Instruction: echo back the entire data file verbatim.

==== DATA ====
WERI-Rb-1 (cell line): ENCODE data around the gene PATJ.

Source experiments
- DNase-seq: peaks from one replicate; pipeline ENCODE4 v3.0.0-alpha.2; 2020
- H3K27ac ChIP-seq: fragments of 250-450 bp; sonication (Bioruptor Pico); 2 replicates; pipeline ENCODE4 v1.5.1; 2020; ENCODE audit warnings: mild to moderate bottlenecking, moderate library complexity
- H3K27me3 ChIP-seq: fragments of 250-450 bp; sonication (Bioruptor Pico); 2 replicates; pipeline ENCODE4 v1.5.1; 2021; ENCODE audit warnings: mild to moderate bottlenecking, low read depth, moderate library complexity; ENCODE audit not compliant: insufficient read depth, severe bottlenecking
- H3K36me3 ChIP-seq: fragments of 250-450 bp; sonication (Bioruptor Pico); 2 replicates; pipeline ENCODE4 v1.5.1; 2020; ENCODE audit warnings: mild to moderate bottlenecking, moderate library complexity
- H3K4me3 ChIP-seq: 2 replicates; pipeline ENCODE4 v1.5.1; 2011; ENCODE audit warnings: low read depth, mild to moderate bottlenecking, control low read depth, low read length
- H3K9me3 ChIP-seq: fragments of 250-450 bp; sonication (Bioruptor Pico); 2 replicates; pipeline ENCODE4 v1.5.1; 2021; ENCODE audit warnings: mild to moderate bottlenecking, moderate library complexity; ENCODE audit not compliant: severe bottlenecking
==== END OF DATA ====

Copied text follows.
WERI-Rb-1 (cell line): ENCODE data around the gene PATJ.

Source experiments
- DNase-seq: peaks from one replicate; pipeline ENCODE4 v3.0.0-alpha.2; 2020
- H3K27ac ChIP-seq: fragments of 250-450 bp; sonication (Bioruptor Pico); 2 replicates; pipeline ENCODE4 v1.5.1; 2020; ENCODE audit warnings: mild to moderate bottlenecking, moderate library complexity
- H3K27me3 ChIP-seq: fragments of 250-450 bp; sonication (Bioruptor Pico); 2 replicates; pipeline ENCODE4 v1.5.1; 2021; ENCODE audit warnings: mild to moderate bottlenecking, low read depth, moderate library complexity; ENCODE audit not compliant: insufficient read depth, severe bottlenecking
- H3K36me3 ChIP-seq: fragments of 250-450 bp; sonication (Bioruptor Pico); 2 replicates; pipeline ENCODE4 v1.5.1; 2020; ENCODE audit warnings: mild to moderate bottlenecking, moderate library complexity
- H3K4me3 ChIP-seq: 2 replicates; pipeline ENCODE4 v1.5.1; 2011; ENCODE audit warnings: low read depth, mild to moderate bottlenecking, control low read depth, low read length
- H3K9me3 ChIP-seq: fragments of 250-450 bp; sonication (Bioruptor Pico); 2 replicates; pipeline ENCODE4 v1.5.1; 2021; ENCODE audit warnings: mild to moderate bottlenecking, moderate library complexity; ENCODE audit not compliant: severe bottlenecking